For clients who had grown accustomed to a bull market, it could be easy to forget that volatility includes stock prices going down as well as up—and that such movement is quite normal. In fact, history shows it's practically guaranteed. You can remind clients to zoom out from any particular period and focus on the long-term trend. Assure them attaining their goals is worth riding out any turbulence.
Volatility and index prices for the S&P 500 Index, January 1, 1980, to December 31, 2020
Volatility sometimes presents a great opportunity to rebalance. You can remind clients of the importance of asset allocation in achieving their long-term objectives. To the degree volatility makes it possible for you to advise clients to sell concentrated equity positions or high-cost active equity holdings with no tax penalty, clients can witness how you add value.
Share this piece with clients to help remind them to place their long-term objectives ahead of worries about short-run turbulence.
Perhaps the most unsettling aspect of market downturns for clients is the perceived loss of control. That dread can be exacerbated by the constant drumbeat of dire news coverage of the financial markets and global and U.S. economies. You can reframe the situation by reminding clients of the means they do possess. They have the power to follow the actions that historically have resulted in success weathering market lows. You can help them to:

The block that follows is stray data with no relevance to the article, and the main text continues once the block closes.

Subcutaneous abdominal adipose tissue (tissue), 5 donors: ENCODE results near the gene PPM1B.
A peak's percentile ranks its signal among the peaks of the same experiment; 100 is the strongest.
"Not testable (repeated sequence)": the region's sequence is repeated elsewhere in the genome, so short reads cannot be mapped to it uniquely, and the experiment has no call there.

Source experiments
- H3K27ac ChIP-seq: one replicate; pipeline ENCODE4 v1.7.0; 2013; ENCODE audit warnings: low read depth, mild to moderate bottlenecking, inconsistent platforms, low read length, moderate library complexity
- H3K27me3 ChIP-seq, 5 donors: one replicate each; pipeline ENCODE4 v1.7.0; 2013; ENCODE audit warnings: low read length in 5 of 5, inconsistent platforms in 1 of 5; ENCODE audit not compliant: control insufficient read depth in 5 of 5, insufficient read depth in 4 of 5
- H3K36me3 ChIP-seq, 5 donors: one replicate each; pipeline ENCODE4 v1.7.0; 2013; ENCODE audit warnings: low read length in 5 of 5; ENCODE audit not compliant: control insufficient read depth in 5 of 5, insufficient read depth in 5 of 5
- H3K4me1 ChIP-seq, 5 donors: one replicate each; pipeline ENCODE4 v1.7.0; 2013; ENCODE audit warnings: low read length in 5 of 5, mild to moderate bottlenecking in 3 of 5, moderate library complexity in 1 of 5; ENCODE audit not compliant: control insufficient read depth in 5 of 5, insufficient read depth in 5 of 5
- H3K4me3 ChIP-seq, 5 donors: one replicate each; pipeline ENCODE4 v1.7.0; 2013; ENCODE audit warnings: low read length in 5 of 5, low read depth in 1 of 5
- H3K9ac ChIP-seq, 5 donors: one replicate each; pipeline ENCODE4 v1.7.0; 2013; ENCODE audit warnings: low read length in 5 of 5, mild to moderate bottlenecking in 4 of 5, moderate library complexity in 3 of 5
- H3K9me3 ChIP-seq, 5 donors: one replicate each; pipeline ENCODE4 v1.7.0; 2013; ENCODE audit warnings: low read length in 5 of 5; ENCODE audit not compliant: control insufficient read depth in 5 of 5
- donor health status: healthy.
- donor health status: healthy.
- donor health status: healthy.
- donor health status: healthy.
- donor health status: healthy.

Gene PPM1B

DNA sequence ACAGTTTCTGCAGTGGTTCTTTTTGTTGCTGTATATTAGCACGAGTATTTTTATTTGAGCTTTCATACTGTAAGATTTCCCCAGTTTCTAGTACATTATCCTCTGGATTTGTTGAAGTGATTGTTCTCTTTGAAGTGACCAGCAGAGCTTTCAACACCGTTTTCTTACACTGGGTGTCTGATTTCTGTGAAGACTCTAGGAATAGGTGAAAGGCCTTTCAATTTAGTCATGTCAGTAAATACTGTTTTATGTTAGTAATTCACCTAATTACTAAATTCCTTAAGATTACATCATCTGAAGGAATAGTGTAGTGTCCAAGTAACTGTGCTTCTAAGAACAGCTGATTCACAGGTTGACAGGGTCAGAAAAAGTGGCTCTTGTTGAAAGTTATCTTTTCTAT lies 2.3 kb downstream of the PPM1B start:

Tune out the noise
It's OK for clients not to check their balances when the market is plummeting. Turning off the financial news might be smart if it prevents them from making mistakes motivated by rash actions.
Revisit their asset allocation
For clients at certain life stages, such as near or in retirement, or for those who lose sleep over downturns, you may need to reevaluate their risk tolerance.
Control what they can: Costs
Expenses eat returns, and their bite is particularly painful during market corrections.
Set realistic expectations
Vanguard anticipates higher investment risks and lower returns over the near and medium term. Advisors can work with clients to develop plans that still achieve the clients' goals, informed by this guidance.
Downturns provide advisors the opportunity to remind clients how different asset-class and sector exposures can help manage risk in their portfolios. Talking with clients about their risk tolerance also gives advisors an unparalleled window into clients' thoughts on investing, deepening the relationship.
Share this piece with your clients to help them understand that often, the best action to take in a falling market may be no action at all.
Our research has shown that demonstrating your understanding and empathy for client concerns—such as changes in their portfolios' balances in the midst of market disruptions—builds trust, deepens relationships, and increases the likelihood of referrals. With well thought-out behavioral coaching—used to reinforce a solid financial plan—you can guide your clients to better decisions no matter what the markets are doing.